Do Daily-Deal Sites Like Groupon Work for Local Businesses?

LivingSocial, Amazon Local, and small companies

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Full disclosure: I’m something of a Groupon groupie. Like a Pavlovian dog, I salivate when the emails pop up in my inbox—alluring messages promising 50-percent, 60-percent, even 80-percent discounts on the hottest local fitness classes, haircuts, restaurant meals, and other goods and services. I’ve purchased some 15 to 20 offers from Westchester businesses via daily-deal sites like Groupon, LivingSocial, and Amazon Local. I’m living proof that, from the consumer perspective at least, daily deals are genius. 

But how do businesses fare in this model? Are Westchester companies actually making money and gaining loyal customers from these steeply discounted packages? The answer is yes. And no. And sometimes. 

The booming popularity of these daily deals is easily understood. They offer local merchants a fast and easy way to advertise to a huge database of eager email subscribers. And unlike traditional advertising, there is no upfront cost. Instead, merchants have to offer a discount typically around 50 percent, and share the revenue from the purchase of the deals with the daily-deal site. With Groupon, for example, it’s generally a 50-50 split.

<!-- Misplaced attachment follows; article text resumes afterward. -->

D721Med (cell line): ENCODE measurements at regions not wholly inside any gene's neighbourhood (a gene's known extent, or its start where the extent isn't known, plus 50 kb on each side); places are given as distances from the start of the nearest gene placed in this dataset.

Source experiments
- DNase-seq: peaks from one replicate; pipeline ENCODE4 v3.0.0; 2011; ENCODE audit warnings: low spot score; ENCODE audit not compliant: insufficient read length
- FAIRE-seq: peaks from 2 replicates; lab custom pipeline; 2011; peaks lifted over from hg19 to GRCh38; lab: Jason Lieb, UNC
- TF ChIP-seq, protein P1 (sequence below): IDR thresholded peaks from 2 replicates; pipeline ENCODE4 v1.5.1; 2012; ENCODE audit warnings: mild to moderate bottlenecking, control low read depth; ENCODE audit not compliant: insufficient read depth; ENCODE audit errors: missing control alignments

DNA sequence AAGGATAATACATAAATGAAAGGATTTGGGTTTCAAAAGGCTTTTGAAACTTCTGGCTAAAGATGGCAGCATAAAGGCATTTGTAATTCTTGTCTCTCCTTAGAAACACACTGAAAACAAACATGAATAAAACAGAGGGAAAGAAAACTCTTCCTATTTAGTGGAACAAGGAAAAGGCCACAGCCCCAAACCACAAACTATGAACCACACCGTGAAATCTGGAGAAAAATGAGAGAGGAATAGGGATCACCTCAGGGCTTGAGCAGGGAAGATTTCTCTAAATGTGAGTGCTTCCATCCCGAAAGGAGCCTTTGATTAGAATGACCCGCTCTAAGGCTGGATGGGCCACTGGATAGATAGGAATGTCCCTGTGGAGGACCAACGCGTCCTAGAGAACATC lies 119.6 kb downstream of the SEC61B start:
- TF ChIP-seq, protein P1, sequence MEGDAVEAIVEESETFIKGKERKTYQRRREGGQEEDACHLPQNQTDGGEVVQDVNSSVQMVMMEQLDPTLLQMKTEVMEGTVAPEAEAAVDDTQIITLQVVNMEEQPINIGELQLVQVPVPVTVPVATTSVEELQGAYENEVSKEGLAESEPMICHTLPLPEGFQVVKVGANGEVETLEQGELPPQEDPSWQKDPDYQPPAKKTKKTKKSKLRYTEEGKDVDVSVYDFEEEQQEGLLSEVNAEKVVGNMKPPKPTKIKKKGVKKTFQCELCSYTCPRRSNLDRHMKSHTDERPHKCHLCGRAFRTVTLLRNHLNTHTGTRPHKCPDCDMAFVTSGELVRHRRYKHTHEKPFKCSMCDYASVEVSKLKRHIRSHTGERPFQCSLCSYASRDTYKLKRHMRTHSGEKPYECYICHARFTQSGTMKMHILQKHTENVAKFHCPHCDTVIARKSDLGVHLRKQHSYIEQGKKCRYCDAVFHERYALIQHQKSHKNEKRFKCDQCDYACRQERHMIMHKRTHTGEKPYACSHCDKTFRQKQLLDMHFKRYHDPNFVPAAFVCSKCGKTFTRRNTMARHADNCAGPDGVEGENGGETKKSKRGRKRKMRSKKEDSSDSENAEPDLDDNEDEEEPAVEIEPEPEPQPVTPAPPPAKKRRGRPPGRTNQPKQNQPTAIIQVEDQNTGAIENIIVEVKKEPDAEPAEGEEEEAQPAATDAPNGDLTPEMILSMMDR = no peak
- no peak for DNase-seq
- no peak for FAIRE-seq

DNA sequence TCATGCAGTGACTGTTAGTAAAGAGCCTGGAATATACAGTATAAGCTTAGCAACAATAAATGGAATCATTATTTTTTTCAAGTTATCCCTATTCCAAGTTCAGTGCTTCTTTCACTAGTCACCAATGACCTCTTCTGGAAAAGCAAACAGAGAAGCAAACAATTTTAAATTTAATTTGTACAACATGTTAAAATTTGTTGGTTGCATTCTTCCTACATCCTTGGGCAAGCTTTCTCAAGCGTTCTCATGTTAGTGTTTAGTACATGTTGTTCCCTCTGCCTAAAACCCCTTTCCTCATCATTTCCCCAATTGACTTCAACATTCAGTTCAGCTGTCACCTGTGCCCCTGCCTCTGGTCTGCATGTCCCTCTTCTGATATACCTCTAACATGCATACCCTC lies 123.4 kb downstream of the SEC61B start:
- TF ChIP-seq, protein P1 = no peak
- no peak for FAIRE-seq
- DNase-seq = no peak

“Our goal is to help local companies create customized campaigns by identifying their needs and their goals—whether they want to gain exposure, pull in extra cash, or find new users. Then we coach them on how to best retain these new users,” explains Andrew Graham, Groupon’s city manager of New York.

For some local companies, the daily-deal model has been a godsend. When opening its first location in White Plains, Westchester Burger Company used Groupon as its only source of advertising. Just four days after launching the deal, the restaurant sold more than 3,000 deals ($7 for $15 worth of food) via Groupon. The company, which has since added locations in Rye Brook, Mount Kisco, and Nyack, New York, now offers a Groupon about every six months, with more than 8,900 hungry diners purchasing its most recent offer. “Groupon is a guaranteed marketing tool for us,” says Michelle Bernal, one of the general managers of the restaurants. 



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